Talks set to begin. Stocks are down this morning, taking a breather after a volatile start to the week. Investors have focused primarily on trade headlines this week as U.S. and China officials are scheduled to begin face-to-face trade talks today. Reports indicate that China may be interested in a limited trade deal that will at least delay more tariffs, which are scheduled to be implemented later this month and in December.
Global economy continues to muddle along. As we discussed in our September 30 Weekly Market Commentary, “muddle through” aptly characterizes the global economic environment. The global manufacturing purchasing manager’s index (PMI) for September was 49.5, reflecting stagnation. However, the index did deliver its first back-to-back gain since December 2017, the services reading near 52 is expansionary, and monetary policy has become more accommodative globally, helping keep global growth supported amid the ongoing U.S.-China trade conflict.
Signs of life for emerging markets? The MSCI Emerging Markets Index has outperformed the S&P 500 Index by about two percentage points since August 22. Relative strength has been driven by South Korea, Taiwan, and India. Indian stocks have also gotten a boost from the recently announced corporate tax cut. It’s not much, and emerging markets still trails by a wide margin year to date, but gains in other key non-Chinese Asian markets reflect some emerging markets resilience given that the MSCI China Index has slipped about one-half percent during this period, and the U.S. dollar has remained strong. Expected progress on trade, relatively strong economic growth, and low valuations underpin our continued preference for emerging markets equities over developed international.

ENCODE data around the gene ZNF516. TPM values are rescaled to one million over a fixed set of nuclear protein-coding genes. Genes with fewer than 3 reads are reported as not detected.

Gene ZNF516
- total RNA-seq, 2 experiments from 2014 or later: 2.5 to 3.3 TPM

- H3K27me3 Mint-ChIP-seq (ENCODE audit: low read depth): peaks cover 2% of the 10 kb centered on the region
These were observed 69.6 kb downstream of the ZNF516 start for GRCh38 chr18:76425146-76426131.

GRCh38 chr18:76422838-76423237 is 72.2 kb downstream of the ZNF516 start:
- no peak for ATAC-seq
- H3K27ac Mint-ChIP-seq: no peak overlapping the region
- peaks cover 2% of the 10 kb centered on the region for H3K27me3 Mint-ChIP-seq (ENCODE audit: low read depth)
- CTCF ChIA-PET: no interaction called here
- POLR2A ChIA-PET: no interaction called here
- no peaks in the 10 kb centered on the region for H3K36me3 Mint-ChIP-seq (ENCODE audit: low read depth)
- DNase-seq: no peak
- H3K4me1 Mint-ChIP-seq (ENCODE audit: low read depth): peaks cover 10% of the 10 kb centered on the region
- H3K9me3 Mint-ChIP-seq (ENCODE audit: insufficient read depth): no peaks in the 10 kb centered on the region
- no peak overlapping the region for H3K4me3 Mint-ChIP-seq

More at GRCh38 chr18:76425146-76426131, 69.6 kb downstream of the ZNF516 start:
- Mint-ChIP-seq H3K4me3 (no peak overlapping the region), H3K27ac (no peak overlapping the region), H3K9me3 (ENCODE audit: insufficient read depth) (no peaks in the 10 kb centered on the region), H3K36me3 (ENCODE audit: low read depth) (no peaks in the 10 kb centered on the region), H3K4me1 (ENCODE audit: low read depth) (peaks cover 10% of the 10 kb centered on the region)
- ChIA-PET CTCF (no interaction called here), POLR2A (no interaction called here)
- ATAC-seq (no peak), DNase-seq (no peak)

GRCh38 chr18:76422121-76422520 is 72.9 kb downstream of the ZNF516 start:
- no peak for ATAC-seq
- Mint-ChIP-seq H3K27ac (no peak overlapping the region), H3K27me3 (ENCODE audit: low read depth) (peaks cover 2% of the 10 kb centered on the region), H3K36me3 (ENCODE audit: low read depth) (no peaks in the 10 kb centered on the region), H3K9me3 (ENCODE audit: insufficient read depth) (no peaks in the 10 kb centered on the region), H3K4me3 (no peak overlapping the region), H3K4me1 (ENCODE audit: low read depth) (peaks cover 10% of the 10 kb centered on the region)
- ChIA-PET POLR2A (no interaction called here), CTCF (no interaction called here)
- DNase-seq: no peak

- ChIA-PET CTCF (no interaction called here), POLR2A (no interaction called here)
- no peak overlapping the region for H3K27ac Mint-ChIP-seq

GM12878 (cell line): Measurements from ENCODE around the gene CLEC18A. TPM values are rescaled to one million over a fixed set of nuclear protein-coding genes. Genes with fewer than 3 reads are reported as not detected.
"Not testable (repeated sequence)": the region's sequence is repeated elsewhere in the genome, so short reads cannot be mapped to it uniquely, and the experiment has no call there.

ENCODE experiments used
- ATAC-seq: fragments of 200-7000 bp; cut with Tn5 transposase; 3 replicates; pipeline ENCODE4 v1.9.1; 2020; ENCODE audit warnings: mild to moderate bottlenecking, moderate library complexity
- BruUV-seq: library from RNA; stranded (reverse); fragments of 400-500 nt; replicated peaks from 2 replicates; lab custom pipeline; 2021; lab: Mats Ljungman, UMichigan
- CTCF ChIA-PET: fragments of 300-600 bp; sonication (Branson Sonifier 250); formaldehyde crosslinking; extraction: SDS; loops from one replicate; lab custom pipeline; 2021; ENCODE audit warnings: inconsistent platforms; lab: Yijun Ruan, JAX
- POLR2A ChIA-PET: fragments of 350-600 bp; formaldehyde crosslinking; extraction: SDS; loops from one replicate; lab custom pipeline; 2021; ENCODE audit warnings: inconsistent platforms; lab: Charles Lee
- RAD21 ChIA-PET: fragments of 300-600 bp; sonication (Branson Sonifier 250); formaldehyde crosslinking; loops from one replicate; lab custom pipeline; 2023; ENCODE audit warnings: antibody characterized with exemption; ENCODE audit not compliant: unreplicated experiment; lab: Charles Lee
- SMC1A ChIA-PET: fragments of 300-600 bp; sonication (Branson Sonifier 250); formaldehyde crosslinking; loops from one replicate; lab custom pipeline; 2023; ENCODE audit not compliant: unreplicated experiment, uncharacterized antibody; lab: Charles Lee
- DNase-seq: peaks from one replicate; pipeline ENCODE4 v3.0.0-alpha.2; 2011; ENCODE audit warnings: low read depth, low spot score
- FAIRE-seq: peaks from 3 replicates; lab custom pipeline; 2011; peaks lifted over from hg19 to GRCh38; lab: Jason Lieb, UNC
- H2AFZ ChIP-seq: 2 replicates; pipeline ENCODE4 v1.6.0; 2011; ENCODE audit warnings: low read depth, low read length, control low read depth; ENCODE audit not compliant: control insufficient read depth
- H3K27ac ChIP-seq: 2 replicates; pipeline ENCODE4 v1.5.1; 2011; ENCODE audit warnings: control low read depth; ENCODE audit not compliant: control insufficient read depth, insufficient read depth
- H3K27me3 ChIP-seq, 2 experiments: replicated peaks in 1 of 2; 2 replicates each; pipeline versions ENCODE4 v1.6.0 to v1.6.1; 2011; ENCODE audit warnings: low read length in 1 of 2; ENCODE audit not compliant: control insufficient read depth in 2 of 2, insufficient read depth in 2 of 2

More dissent within the Fed. Minutes from the Federal Reserve’s (Fed) September meeting showed that while a majority of Fed voting members supported a rate cut at the meeting, “several” participants favored keeping the Fed funds rate unchanged because the economic environment hadn’t changed much since July. There was also discussion on market positioning for future Fed cuts, and a few participants mentioned the Fed may have to better align market expectations with policymakers’ own expectations for the future path of policy. Rate projections (in the “dot plot“) show that 10 of 17 policymakers expect to keep rates unchanged through the end of the year, so the Fed could try to steer markets toward less accommodation in its public commentary going forward.
Consumer inflation still healthy. U.S. consumer inflation still looks healthy, even as global demand weakens and producer price growth declines. The core Consumer Price Index (CPI), which excludes food and energy prices, rose 2.4% year over year in September, tying a cycle-high pace of growth. We’ll dig more into September CPI data today on the LPL Research blog.
NEW October Market Insight Monthly. Economic data improved modestly in a relatively calm September while trade tensions and central bank intervention remained center stage. Learn more about September markets and economic activity in LPL Research’s October Market Insight Monthly.
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